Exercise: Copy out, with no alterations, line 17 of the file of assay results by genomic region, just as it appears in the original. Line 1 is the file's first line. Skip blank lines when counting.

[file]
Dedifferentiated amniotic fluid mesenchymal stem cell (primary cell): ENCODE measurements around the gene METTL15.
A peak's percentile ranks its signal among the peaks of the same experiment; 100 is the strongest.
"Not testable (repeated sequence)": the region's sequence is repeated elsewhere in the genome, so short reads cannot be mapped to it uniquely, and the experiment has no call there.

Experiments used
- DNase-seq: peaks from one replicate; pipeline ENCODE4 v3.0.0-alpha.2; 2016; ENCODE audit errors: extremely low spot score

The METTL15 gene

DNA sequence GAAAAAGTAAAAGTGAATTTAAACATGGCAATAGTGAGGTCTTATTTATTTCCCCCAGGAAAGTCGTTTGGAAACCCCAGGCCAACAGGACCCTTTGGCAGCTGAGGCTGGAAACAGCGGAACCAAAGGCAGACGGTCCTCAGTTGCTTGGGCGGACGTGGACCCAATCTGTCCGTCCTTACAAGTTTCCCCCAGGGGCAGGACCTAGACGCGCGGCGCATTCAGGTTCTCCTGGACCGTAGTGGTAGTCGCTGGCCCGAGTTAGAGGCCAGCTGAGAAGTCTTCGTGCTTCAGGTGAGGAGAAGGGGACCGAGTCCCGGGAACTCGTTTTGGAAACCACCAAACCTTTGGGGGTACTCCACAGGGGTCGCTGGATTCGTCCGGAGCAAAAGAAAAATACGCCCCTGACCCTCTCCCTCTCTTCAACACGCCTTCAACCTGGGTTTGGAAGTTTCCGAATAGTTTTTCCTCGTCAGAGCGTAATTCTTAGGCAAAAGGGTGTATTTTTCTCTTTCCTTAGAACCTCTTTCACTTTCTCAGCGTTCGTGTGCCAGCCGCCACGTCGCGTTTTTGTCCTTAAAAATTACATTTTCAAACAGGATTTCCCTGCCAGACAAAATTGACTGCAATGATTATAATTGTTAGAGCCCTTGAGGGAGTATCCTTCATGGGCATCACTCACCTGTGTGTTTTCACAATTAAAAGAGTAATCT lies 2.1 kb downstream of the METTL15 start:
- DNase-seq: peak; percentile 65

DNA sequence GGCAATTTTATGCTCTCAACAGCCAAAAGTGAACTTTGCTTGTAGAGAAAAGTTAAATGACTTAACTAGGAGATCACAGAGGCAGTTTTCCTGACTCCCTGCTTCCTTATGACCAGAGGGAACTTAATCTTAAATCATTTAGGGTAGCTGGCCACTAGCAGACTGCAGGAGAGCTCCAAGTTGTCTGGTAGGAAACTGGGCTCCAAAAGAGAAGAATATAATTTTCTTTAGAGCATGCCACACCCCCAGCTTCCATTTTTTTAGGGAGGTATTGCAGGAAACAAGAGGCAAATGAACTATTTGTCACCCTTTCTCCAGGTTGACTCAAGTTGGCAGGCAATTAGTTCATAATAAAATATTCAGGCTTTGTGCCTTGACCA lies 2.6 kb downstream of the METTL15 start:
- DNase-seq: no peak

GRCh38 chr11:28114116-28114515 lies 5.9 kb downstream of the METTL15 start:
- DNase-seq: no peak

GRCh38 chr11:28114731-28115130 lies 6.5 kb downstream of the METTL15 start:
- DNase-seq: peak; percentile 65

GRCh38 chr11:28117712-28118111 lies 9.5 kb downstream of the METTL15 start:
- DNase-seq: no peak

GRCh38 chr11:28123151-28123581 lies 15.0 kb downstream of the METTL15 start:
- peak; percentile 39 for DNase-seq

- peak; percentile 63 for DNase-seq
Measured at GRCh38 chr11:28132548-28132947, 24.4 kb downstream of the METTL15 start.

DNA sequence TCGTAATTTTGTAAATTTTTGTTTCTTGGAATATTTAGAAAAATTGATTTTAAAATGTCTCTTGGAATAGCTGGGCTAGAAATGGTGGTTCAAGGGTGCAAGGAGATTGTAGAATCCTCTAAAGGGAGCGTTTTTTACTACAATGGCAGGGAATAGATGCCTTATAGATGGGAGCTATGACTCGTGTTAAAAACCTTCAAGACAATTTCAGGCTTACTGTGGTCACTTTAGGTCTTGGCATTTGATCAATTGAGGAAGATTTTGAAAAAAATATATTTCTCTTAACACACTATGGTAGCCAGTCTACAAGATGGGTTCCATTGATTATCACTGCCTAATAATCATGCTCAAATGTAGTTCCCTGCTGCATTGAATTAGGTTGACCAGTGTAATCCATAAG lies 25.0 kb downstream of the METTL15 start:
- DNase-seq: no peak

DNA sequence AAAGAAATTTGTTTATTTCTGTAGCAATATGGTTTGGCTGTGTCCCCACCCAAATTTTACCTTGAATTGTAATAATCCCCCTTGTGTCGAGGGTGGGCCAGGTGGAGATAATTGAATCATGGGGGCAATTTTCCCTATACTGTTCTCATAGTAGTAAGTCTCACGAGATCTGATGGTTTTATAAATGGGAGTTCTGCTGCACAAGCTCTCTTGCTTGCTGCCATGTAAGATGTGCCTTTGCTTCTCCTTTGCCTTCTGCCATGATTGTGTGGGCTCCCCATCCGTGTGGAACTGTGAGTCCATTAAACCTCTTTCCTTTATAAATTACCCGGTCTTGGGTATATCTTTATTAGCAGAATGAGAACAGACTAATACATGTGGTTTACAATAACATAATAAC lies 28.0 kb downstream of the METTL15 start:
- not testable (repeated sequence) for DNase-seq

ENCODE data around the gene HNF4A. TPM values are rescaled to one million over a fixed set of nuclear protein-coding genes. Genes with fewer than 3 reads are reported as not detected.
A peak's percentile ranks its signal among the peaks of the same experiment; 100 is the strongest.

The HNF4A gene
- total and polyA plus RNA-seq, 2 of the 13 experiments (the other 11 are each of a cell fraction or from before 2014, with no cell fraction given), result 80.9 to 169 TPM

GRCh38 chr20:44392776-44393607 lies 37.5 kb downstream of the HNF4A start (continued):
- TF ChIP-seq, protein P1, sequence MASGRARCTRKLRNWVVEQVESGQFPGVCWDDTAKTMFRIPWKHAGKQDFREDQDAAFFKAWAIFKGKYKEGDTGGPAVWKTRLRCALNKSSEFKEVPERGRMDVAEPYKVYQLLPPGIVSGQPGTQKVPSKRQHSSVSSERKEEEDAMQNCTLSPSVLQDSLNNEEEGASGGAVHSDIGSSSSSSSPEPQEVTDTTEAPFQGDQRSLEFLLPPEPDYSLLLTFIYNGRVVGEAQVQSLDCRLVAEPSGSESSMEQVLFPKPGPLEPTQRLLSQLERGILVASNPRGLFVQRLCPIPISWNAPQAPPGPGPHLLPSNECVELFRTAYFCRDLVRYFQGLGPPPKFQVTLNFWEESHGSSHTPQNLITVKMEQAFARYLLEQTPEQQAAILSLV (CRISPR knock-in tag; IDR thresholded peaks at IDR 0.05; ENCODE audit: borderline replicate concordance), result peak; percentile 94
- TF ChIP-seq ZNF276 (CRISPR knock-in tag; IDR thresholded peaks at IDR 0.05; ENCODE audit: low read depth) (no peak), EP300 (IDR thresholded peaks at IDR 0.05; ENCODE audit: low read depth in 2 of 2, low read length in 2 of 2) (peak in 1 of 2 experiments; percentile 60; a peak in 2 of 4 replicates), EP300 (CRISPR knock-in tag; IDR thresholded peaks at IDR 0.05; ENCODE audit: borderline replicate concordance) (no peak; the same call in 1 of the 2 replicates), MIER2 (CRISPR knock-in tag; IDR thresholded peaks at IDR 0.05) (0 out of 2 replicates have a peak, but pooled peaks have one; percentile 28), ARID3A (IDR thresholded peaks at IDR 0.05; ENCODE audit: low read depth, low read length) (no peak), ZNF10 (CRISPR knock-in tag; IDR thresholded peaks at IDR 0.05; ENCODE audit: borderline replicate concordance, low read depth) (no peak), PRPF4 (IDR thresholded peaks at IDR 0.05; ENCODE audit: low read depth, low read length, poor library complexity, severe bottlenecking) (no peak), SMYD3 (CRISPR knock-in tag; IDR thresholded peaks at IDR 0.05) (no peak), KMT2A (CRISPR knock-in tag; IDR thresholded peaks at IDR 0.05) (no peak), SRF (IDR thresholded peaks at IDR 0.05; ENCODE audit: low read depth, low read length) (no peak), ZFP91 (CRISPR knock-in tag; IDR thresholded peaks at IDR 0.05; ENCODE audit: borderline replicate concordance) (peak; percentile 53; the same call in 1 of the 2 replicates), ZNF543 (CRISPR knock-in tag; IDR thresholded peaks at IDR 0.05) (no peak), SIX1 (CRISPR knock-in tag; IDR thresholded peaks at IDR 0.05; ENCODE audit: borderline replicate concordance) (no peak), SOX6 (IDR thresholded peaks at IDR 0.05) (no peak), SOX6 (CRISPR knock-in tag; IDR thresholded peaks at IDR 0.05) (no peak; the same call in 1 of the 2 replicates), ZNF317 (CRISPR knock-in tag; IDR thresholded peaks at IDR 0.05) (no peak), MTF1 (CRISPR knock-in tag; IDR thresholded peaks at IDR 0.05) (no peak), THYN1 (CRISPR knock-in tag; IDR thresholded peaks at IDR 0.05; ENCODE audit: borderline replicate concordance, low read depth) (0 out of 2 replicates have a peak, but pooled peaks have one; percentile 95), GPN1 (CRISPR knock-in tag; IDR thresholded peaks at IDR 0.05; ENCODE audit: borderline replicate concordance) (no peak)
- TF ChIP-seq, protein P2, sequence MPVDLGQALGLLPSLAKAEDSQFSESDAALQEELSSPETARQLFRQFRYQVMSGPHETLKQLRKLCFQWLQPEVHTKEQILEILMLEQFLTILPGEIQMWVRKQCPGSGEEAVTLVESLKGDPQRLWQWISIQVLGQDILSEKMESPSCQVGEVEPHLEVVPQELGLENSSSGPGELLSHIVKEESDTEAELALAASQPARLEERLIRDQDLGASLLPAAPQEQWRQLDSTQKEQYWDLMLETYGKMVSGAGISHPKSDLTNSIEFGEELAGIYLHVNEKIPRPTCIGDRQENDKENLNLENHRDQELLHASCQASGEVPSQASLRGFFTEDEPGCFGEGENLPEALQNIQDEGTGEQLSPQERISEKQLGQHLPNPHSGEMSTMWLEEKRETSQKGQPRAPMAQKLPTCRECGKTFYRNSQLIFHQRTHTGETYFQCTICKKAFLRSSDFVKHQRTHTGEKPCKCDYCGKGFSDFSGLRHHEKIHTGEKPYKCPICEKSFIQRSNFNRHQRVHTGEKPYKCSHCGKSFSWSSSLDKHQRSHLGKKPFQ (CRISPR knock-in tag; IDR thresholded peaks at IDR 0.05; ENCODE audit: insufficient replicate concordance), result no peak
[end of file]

GRCh38 chr11:28123151-28123581 lies 15.0 kb downstream of the METTL15 start: